Monday, February 23, 2015

Staying in or Going Outside

On my two days off this week I caught up on a lot of tv. I watched two movies that I rented and watched some of my favorite shows On Demand. This was planned. The weather was brutally cold and I just didn't feel like dealing with it. By mid-afternoon the second day, I was going stir crazy. I was cussing the cold and the fading sunlight. I made a decision that for me spring had come. Despite the three feet of snow and the 18 inches of ice, damn it, I was not going to waste away in the house.
Then I looked up the ten day forecast. Other than yesterday, just about everyday has a high around twenty degrees. Most mornings when we wake up will be around zero. This put a huge damper on my new plan to get outside. Lets face it, there is a huge difference between 35 degrees (roughly the average high this time of year) and the temps we are experiencing.

All last week I was shoveling roofs. Some for work, mine, and my best friend's Laurie. Laurie's roof is slanted. I was up there for three hours scared shitless of falling the twenty feet to the ground. It occurred to me that I was shoveling these roofs in below zero wind chills. Not once can I say I was cold. Of course on Laurie's roof, I concentrated each step. Shoveling is tiring, so I built up quite a bit of body heat.

So I decided that despite the below zero wind chills and the single digit mornings, I am not letting the weather stop me. Today I went snowshoeing at an RI Audubon Sanctuary after work named Caratunk. The weather was 18 degrees, wind chill of 4 degrees and cloudy. I hiked for about 90 minutes. I had more fun than if I sat home or went to the gym. I built up a sweat, but never enough to unzip my jacket, however I can say I didn't get cold.

My friend Dave and I talk all the time about how a 25 degree day with a bright sun can be down right pleasant. We agree that our bodies adjust to the cold if out in it enough. I have noticed that by the end of a winter striper fishing I'm just wearing a sweatshirt on thirty degree nights.

This year a sunny 25 degree day or a 30 degree night are nothing more than a pipe dream. So for this Arctic cold spell, I have not done much outside , thinking it was too cold. To Dave's credit, he has been out skiing and instructing all winter no matter the temperature. By no means had a been a couch potato, but I was selective on which days I'd "play" outside.That was until I shoveled those roofs. So even though I can't wait to fish open water or hike on dirt and rocks instead of the fluffy white stuff I'm going outside anyway.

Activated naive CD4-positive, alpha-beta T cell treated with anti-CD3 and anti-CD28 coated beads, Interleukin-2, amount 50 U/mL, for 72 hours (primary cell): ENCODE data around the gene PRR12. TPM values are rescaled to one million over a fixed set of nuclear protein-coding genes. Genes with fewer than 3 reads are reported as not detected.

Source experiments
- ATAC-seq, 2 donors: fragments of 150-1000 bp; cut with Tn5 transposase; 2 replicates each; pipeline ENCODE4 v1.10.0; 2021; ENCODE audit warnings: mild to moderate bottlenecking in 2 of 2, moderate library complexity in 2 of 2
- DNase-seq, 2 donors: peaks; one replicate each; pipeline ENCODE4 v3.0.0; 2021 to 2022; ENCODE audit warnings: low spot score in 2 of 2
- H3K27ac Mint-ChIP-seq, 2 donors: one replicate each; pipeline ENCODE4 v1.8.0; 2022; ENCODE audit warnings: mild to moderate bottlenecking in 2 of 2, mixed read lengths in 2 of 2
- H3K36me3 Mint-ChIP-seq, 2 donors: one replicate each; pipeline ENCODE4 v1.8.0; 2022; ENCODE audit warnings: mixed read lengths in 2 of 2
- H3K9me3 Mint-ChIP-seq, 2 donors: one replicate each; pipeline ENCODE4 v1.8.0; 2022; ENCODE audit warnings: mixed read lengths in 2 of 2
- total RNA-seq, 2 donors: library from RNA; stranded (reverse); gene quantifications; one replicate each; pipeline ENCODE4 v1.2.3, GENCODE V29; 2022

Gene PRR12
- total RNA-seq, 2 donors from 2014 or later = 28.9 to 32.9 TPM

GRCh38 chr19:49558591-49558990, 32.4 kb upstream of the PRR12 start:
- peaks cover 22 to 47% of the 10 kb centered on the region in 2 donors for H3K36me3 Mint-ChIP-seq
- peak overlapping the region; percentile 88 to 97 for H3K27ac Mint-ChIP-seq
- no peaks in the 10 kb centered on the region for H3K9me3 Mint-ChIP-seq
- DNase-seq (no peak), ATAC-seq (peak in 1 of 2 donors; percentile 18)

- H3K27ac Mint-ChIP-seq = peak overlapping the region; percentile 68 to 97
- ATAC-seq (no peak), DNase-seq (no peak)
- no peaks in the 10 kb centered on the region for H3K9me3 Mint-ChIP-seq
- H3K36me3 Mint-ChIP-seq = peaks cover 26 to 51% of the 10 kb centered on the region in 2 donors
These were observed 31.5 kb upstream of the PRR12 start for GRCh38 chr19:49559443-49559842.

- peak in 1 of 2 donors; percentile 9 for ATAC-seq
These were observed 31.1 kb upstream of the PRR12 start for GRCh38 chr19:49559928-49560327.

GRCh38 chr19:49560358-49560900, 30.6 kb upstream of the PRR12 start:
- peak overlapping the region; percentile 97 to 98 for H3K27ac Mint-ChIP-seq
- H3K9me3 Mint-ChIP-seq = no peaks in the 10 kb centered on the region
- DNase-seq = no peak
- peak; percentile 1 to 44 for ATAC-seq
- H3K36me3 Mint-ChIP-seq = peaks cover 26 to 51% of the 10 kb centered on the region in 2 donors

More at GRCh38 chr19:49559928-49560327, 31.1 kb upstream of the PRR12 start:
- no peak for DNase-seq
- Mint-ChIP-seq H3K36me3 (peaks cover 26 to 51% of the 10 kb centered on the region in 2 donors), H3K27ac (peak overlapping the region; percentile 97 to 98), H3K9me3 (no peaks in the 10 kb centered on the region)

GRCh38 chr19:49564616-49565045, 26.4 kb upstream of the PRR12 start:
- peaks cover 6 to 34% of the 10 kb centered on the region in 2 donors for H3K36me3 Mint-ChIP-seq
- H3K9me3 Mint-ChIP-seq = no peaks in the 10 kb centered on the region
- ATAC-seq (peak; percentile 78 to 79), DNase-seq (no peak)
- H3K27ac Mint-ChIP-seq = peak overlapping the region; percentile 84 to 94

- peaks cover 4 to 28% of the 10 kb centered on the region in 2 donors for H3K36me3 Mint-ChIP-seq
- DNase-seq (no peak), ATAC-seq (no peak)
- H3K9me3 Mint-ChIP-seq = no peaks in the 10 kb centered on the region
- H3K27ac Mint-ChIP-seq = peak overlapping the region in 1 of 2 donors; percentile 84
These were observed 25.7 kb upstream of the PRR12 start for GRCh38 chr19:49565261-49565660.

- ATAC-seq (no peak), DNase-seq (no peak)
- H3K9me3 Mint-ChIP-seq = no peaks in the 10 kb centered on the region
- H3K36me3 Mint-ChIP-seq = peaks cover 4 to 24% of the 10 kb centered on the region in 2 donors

Wednesday, February 18, 2015

Ronnie's first iced fish

I went ice fishing today with my young
Ronnie's second iced fish, but first
that didn't flop back in the hole
friend Ronnie. I've gone fishing with him a few times. He caught a 24 pound carp on his first attempt to catch one.

Ronnie had never caught a fish ice fishing. Today's high temp was near forty degrees so I cut out of work an hour early, picked Ronnie up and headed out for some icing.We bought a dozen shiners and set them up on some traps. He drilled a bunch of other holes for jigging.

Within 10 minutes we had three flags and no fish to show for it. On the jigging rods, we couldn't buy a fish. I feared Ronnie would leave without catching his first fish. Then another flag went up. Ronnie pulled in a decent yellow perch.  As he pulled it out of the water it spit the hook. It flopped on the ice for a second then fell back into the hole. It certainly counted as his first ice fish but we did not get a picture.

Luckily a few minutes later the jigging rods started bending. We got a couple sunfish and some perch. I didn't keep count but we ended up with ten to fifteen fish. We got all of them jigging except that first perch. I got the big fish of the day. It was a pickerel of about 14 inches. It swallowed my Kastmaster and somehow it did not cut me off. All in all fishing was only okay. I was just happy Ronnie caught some fish.